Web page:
Technical Analysis Tips from Wall Street pro Helene Meisler | Podcast
Key points covered in this podcast
- How to go beyond ‘chart reading’ and enrich your analysis
- Why stocks considered ‘down and out’ might be good picks
- The advantages of posting charts by hand
Helene Meisler is an experienced and respected market technician and columnist for Real Money. In this edition of our podcast Trading Global Markets Decoded, our host Tyler Yell talks to her about how technical analysis strategies have evolved, why she favors ‘down and out’ stocks, and what patterns traders should look out for in 2019. Benefit from the technical analysis tips with Helene Meisler and listen to the podcast by clicking on the link.
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Technical analysis trading strategies used to be a lot harder to undertake, Helene says. When she began in the 1980s there was naturally no chart technology on every desk, so market players couldn’t just pull up a chart when they wanted.
Helene feels that today, people have become ‘chart readers’ who aren’t really analyzing but just reacting to charts using a slew of indicators. ‘Most of these [indicators] are beyond me. I didn’t grow up using those; it’s not what I do,’ she says.
However, a lot of people looking at a chart and viewing it the same way can set up a great contrarian viewpoint, which Helene sees as her domain. ‘I tend to be very contrarian, I’m a terrible momentum trader. If I ever start looking at things from a momentum standpoint, run the other way,’ she says.
Helene has always filled in charts by hand, although she did try giving this practice up in 1996. ‘We still had dial-up internet, my husband and I had moved overseas, and I was just going to be trading by myself. I thought maybe I’ll just give this up, as I could just get charts on the internet.’
However, at the end of a month of posting charts by hand, she felt she didn’t know what was going on in the market. ‘So I went back and filled in the entire month on all the old charts and never gave it up again.’
Now, she posts her charts at the end of every trading day. ‘It gives me a chance to decompress; to review what’s happened in the market instead of just reacting [instantly] to everything. Putting the pencil to paper and posting the chart is my quiet time.’
She likes to sit with a Steno Pad and on one side write down charts that feel good, and on the other side charts that don’t, listing stocks in alphabetical order.
‘You don’t really pay attention to what you’re writing down until you’re done, and then you can look at all these drug stocks, or software stocks; it gives you a different sense of the market. I guess people would call that a bottom-up approach.’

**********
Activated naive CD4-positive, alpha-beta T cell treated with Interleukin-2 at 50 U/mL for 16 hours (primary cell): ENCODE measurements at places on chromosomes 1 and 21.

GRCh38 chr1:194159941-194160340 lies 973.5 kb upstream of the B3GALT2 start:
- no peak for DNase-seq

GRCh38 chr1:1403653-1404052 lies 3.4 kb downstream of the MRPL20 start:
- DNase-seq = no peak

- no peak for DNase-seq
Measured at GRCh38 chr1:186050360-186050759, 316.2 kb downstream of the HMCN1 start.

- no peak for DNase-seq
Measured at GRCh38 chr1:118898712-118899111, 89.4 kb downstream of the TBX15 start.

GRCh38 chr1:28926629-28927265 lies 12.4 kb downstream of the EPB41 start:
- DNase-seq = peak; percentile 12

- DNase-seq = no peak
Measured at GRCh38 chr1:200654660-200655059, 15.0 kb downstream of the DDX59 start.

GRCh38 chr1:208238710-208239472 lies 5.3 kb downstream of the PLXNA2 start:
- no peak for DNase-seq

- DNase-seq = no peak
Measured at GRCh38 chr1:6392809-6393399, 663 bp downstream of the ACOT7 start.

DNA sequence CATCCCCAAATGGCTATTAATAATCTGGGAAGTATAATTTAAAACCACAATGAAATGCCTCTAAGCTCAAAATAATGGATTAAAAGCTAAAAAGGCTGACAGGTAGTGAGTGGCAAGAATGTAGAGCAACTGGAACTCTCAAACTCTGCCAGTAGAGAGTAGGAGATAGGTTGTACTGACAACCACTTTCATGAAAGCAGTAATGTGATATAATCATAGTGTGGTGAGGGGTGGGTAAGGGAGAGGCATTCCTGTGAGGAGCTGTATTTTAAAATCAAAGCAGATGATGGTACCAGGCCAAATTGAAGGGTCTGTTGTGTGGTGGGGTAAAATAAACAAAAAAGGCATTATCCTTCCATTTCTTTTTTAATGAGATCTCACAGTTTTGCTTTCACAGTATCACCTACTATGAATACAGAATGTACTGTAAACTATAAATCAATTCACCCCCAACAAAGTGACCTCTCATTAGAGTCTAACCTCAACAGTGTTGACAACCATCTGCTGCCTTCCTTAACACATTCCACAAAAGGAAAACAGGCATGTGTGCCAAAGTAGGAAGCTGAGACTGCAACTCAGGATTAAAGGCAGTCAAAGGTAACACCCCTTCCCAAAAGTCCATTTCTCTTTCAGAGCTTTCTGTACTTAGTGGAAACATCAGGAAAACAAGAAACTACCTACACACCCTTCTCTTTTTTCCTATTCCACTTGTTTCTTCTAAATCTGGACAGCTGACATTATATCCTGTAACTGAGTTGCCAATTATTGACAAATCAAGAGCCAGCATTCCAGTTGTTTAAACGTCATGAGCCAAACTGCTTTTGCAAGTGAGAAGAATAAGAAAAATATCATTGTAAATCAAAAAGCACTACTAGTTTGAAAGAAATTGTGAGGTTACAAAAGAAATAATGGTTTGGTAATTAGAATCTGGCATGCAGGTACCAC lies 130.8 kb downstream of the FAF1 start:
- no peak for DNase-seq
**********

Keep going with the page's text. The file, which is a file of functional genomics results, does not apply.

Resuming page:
The Stocks to Choose
Helene likes stocks that are considered ‘down and out’, yet in practice refuse to go down, and end up making higher lows. ‘They’re stocks that maybe were former fan favorites but there’s a laundry list of why you shouldn’t like the stock now, and yet it refuses to go down any more, and starts making higher lows, no matter what bad news comes out.’
She uses the example of semiconductor stock Nvidia. ‘They came out and preannounced their quarter, everyone thought it was horrible; you would have thought the world was coming to an end.
‘But I looked at the chart and I said if it holds the $130 level it’s going be a higher low, it’d look like a head and shoulders bottom, and to me that’s base picking. You’re trying to find where the hate is highest and the stock refuses to react.’
Market outlook for 2019
Market breadth has been spectacular so far in 2019, Helene says. She uses the Summation Index for guidance on the direction the majority of stocks are taking. She reports the index has been heading up since late December/early January, and has shown no signs of faltering.
‘Each day I calculate what it’s going to take to stop the rise in the Summation Index. It’s a breadth calculation, and right now it’ll take approximately a net differential of -3500 advancers over decliners.
‘That’s a lot. It would take more than one day of crappy breadth just to halt the rise, and if you break it down, let’s say you get two crappy days, you’d need at least three days to halt the rise in the indicator.’
Helene always looks for what’s happened at prior periods for a barometer on the future. ‘I’m not big on the analogy thing. I’m never going to overlay the S&P today with the S&P in 1900 or whatever; that’s useless.
‘But I will take a look at what the indicators were doing at a prior point in time. And if the indicators are doing the same thing then I’m expecting the outcome to be the same.’
She plays the odds. ‘The odds aren’t always right, but I always ask, what are the odds that we have the same setup that we’ve had in prior times, because the ultimate outcome should be the same.’
Be Sure to Check Out Helene’s Platform
Helene’s daily column can be found at realmoney.com, where she also writes daily newsletter Top Stocks. She can also be reached on Twitter @hmeisler.
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